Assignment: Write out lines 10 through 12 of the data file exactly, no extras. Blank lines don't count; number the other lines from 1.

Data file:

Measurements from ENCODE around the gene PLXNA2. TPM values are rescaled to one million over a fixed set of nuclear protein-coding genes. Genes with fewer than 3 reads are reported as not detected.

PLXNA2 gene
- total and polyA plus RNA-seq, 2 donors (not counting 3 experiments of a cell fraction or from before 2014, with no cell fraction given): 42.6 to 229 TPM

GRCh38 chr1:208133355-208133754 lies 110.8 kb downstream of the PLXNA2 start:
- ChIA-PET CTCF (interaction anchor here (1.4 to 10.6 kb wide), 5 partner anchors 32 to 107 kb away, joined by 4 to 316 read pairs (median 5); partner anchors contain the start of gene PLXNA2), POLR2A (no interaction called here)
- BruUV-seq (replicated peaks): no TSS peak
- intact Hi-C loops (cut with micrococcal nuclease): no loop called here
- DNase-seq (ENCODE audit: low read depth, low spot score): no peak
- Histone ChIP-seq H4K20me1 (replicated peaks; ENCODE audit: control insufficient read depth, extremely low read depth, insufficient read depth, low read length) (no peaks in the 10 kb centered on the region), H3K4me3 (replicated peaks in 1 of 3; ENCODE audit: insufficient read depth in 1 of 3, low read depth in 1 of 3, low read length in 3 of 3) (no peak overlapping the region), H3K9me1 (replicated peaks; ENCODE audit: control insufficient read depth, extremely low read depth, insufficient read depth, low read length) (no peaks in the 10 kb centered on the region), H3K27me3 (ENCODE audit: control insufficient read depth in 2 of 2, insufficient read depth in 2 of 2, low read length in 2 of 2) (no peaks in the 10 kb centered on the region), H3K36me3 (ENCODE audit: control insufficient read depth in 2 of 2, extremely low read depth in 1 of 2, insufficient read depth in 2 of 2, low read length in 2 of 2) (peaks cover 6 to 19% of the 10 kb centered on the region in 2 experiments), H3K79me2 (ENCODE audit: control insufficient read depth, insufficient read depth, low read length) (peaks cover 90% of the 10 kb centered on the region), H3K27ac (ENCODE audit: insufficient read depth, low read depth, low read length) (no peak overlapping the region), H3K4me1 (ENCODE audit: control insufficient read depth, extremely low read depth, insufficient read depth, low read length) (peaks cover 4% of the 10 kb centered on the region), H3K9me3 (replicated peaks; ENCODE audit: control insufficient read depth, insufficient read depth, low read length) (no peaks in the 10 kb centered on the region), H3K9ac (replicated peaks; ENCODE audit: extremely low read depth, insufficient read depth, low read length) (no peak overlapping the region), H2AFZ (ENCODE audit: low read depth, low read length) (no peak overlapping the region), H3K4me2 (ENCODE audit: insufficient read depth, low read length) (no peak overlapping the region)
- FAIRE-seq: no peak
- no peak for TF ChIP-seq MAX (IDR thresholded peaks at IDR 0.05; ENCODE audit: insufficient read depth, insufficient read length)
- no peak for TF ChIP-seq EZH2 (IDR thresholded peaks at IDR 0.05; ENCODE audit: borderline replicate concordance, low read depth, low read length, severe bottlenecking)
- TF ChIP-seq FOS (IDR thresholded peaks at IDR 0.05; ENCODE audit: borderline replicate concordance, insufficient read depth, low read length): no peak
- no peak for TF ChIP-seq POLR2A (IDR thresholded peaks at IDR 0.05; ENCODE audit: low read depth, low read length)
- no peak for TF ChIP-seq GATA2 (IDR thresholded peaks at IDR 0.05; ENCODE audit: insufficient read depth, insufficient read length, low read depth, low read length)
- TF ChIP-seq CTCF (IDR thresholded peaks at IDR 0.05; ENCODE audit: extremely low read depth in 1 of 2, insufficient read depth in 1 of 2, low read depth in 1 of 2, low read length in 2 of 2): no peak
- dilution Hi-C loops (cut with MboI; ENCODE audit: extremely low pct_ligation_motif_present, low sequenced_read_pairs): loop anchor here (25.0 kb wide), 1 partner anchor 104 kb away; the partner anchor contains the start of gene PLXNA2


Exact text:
- FAIRE-seq: no peak
- no peak for TF ChIP-seq MAX (IDR thresholded peaks at IDR 0.05; ENCODE audit: insufficient read depth, insufficient read length)
- no peak for TF ChIP-seq EZH2 (IDR thresholded peaks at IDR 0.05; ENCODE audit: borderline replicate concordance, low read depth, low read length, severe bottlenecking)